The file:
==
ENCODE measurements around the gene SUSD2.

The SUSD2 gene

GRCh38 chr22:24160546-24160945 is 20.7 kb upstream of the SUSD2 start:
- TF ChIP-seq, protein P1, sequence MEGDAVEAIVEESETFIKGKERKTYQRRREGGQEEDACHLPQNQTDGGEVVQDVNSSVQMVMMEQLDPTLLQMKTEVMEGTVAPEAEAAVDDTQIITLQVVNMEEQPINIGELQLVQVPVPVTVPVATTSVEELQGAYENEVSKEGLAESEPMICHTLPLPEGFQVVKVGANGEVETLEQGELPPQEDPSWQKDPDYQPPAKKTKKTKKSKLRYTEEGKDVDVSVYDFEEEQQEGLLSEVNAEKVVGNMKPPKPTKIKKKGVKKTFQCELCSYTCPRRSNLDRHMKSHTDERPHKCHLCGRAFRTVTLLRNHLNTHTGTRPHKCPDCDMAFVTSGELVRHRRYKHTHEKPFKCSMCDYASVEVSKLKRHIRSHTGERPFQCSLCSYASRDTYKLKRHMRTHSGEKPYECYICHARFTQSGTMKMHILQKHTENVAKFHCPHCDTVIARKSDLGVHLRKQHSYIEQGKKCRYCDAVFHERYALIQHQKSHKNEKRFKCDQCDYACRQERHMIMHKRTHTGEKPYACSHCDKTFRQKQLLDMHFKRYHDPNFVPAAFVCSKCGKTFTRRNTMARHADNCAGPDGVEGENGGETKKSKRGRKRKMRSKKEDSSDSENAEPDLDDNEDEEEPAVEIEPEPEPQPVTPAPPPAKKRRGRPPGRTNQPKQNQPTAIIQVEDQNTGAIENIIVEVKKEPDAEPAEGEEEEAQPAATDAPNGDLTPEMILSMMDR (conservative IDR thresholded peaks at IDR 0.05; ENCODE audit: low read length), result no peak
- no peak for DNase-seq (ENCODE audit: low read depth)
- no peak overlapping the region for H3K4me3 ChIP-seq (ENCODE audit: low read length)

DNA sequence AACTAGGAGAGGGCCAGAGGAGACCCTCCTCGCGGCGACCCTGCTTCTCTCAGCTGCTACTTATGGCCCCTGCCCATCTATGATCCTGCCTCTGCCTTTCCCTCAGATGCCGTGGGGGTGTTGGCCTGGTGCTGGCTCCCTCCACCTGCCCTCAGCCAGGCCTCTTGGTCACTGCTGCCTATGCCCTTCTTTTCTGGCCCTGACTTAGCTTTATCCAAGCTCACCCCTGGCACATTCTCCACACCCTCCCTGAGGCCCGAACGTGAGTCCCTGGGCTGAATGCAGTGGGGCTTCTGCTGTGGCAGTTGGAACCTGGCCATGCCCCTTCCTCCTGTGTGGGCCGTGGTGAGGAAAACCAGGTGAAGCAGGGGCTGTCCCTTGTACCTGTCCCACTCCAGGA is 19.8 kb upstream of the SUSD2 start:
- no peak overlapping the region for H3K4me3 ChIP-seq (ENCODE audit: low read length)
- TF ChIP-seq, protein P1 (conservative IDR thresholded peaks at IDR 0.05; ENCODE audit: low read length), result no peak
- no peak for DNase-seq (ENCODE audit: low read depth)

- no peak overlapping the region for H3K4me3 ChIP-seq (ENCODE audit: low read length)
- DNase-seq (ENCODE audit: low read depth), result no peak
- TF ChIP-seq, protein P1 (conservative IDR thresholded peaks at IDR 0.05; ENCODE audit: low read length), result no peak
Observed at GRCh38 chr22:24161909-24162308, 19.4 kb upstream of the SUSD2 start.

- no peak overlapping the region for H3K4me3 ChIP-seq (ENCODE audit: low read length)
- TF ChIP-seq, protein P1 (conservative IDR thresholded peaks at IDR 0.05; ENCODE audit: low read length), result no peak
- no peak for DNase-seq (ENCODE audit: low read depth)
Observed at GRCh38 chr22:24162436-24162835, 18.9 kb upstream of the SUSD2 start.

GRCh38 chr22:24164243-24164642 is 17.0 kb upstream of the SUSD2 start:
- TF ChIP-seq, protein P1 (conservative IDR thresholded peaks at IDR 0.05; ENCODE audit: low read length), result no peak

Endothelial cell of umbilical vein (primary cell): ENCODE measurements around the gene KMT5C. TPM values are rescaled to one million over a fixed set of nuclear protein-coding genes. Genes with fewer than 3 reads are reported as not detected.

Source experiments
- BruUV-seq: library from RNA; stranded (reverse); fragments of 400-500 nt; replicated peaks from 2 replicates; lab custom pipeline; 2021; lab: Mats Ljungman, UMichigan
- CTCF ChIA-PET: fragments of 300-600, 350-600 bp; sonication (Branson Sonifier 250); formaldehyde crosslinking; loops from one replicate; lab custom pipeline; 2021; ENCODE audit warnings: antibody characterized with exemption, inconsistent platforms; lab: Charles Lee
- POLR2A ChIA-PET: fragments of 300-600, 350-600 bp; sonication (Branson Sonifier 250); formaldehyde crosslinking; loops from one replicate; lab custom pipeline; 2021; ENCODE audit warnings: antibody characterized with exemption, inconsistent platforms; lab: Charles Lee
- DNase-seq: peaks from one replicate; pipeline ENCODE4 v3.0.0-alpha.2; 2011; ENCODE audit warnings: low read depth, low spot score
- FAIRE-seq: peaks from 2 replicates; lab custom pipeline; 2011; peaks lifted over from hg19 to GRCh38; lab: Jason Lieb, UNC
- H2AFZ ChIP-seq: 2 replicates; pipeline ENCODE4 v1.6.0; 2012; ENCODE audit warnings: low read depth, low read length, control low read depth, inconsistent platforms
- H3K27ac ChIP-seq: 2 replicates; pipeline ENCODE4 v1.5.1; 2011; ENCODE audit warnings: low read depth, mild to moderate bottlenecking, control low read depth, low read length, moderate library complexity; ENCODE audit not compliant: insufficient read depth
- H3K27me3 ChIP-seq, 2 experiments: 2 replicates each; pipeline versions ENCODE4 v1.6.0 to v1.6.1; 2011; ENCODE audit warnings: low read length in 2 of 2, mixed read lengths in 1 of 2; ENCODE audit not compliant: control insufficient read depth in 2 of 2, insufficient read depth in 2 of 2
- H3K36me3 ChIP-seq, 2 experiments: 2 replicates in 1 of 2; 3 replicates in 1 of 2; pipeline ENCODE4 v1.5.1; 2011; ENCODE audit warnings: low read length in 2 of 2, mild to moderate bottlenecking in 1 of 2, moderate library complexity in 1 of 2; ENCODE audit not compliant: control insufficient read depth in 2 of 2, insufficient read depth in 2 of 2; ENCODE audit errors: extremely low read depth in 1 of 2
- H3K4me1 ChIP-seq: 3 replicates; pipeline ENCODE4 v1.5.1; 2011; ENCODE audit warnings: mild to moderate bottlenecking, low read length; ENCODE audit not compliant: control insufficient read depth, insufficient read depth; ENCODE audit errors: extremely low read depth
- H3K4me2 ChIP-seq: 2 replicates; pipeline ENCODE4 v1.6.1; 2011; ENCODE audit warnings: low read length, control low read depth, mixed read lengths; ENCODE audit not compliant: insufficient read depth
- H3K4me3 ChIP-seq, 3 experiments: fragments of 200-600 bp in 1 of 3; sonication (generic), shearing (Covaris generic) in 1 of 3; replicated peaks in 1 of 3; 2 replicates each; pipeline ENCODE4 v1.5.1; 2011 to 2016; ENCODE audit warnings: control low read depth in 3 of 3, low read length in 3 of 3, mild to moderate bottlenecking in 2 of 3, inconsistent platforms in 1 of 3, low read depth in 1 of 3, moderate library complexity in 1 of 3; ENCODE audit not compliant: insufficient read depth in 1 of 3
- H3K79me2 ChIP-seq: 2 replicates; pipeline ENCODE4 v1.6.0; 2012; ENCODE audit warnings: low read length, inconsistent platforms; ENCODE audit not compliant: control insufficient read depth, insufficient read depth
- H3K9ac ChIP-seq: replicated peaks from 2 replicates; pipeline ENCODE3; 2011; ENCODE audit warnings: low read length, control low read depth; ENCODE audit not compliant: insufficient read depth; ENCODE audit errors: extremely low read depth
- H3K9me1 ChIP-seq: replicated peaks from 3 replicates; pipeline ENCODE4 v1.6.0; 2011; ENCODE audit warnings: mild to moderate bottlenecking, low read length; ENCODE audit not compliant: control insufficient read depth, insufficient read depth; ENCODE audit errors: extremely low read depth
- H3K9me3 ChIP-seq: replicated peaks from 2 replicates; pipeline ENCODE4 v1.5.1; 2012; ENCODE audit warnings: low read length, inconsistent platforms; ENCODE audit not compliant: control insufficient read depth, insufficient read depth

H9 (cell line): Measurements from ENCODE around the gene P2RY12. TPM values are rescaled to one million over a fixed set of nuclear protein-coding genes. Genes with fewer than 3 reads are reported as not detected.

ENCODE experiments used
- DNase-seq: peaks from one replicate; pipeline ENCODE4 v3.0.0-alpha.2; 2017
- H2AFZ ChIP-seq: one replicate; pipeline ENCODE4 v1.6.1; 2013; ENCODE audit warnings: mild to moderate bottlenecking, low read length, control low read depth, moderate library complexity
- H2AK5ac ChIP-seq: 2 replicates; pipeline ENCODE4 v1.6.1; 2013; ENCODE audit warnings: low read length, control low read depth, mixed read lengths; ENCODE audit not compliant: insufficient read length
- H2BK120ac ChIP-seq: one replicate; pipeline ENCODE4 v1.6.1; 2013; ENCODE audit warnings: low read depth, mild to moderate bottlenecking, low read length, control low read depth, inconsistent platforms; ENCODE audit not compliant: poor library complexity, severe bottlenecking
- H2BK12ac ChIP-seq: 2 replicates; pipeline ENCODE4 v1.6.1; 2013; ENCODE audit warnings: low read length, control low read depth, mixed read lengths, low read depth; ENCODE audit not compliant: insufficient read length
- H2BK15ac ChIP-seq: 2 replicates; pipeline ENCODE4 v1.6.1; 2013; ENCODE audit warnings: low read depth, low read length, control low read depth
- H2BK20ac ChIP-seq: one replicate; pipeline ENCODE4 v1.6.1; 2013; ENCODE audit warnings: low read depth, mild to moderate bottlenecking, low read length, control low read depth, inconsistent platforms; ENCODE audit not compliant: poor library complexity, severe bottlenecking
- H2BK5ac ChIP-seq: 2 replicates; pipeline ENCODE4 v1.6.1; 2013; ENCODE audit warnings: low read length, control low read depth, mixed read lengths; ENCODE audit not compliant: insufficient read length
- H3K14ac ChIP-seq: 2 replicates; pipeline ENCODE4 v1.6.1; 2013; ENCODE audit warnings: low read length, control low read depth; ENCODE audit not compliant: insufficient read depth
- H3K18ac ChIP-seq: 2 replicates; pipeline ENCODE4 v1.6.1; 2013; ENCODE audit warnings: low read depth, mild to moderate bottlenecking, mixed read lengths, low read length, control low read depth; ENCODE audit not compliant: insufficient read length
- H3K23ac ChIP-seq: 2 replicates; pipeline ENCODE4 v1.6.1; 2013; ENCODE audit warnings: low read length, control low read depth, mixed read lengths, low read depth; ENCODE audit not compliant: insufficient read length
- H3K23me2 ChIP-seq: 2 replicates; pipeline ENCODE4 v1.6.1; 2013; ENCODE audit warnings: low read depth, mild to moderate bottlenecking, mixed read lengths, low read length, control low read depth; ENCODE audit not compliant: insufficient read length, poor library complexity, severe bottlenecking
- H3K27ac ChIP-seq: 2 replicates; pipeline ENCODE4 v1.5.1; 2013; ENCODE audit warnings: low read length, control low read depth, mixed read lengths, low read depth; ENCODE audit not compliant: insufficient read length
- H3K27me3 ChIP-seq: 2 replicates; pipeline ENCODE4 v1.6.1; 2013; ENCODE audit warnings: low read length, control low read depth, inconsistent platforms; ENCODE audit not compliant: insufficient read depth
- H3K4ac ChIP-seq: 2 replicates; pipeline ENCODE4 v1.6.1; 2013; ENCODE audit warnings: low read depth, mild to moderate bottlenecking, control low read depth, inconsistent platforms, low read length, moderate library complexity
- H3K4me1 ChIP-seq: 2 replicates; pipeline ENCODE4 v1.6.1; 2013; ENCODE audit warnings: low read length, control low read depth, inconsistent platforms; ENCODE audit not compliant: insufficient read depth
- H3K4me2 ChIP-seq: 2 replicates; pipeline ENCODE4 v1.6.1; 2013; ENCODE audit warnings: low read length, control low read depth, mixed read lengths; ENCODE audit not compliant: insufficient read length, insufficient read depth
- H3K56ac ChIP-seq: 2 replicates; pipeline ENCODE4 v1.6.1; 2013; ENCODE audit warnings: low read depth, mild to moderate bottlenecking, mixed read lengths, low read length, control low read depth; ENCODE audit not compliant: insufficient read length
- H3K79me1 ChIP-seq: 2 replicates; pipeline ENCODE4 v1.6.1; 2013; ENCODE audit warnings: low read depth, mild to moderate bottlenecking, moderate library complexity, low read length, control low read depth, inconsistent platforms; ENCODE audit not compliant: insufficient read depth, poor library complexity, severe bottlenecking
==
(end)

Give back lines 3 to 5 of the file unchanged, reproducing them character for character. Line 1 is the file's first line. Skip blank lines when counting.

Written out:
GRCh38 chr22:24160546-24160945 is 20.7 kb upstream of the SUSD2 start:
- TF ChIP-seq, protein P1, sequence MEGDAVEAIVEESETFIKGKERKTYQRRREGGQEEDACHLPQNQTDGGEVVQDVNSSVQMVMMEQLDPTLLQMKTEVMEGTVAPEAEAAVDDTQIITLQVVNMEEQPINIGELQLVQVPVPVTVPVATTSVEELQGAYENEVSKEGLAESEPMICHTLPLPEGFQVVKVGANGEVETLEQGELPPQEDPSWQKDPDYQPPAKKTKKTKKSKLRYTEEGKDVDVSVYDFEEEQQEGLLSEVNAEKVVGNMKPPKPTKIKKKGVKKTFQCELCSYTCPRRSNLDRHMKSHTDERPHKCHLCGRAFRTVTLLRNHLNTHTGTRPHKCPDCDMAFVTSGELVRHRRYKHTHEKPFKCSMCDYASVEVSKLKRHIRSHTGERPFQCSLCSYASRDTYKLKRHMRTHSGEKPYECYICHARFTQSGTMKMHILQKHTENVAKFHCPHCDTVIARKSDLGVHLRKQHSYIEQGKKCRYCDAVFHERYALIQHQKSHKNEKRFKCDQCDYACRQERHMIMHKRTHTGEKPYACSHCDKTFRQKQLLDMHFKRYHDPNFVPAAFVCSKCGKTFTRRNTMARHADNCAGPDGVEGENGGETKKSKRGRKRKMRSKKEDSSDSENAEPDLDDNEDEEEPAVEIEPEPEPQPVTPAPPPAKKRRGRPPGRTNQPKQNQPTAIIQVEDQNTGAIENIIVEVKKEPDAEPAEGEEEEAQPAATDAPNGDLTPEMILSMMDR (conservative IDR thresholded peaks at IDR 0.05; ENCODE audit: low read length), result no peak
- no peak for DNase-seq (ENCODE audit: low read depth)